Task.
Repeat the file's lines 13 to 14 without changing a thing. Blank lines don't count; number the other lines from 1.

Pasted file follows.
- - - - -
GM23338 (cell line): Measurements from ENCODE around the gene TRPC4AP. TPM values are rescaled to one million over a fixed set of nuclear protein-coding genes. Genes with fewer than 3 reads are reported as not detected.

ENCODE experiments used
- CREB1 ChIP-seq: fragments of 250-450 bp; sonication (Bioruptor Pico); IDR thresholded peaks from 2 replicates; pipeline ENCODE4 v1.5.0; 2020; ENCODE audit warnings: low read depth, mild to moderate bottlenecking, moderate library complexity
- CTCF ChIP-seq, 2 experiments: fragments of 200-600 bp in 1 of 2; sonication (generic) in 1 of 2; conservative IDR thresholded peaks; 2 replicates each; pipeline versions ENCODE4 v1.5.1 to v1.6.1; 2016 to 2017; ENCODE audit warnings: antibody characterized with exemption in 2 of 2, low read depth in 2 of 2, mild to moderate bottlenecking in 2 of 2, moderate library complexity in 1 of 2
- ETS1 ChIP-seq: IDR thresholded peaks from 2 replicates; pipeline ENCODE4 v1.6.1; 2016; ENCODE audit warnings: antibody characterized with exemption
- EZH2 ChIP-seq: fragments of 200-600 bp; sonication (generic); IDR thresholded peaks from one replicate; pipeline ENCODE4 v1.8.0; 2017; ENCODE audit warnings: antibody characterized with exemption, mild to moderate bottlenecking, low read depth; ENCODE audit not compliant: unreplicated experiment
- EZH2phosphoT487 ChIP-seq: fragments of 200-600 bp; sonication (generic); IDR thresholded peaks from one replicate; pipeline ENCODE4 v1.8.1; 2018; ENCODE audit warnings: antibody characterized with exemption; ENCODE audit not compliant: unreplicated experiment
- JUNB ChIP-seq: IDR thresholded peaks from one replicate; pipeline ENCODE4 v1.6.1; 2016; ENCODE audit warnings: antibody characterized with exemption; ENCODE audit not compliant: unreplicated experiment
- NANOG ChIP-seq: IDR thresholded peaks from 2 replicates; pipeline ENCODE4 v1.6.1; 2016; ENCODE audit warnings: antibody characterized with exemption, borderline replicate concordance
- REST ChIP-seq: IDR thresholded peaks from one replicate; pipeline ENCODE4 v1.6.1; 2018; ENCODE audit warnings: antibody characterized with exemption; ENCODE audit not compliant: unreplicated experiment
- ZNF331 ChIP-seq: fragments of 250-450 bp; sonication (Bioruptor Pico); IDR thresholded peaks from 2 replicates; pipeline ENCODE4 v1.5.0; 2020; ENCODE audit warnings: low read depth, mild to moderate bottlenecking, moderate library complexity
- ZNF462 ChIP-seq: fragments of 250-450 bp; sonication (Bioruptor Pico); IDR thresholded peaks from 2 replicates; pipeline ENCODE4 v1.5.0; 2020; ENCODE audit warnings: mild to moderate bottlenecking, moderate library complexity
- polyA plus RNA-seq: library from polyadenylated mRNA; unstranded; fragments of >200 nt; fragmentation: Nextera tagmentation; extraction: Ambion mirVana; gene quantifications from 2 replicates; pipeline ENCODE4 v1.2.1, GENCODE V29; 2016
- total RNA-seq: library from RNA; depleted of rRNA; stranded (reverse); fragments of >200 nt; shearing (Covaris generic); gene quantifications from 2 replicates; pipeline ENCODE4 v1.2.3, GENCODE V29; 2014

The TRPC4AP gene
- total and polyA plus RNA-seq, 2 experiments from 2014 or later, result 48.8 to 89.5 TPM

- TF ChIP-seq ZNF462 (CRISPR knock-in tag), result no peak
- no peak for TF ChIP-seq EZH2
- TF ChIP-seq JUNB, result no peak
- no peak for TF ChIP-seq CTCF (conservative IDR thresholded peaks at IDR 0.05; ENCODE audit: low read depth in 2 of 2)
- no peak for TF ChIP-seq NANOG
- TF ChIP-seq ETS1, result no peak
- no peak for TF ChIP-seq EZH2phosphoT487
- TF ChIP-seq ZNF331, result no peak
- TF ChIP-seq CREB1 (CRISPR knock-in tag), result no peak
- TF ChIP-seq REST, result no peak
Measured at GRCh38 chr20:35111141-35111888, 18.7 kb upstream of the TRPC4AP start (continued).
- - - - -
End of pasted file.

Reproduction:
- polyA plus RNA-seq: library from polyadenylated mRNA; unstranded; fragments of >200 nt; fragmentation: Nextera tagmentation; extraction: Ambion mirVana; gene quantifications from 2 replicates; pipeline ENCODE4 v1.2.1, GENCODE V29; 2016
- total RNA-seq: library from RNA; depleted of rRNA; stranded (reverse); fragments of >200 nt; shearing (Covaris generic); gene quantifications from 2 replicates; pipeline ENCODE4 v1.2.3, GENCODE V29; 2014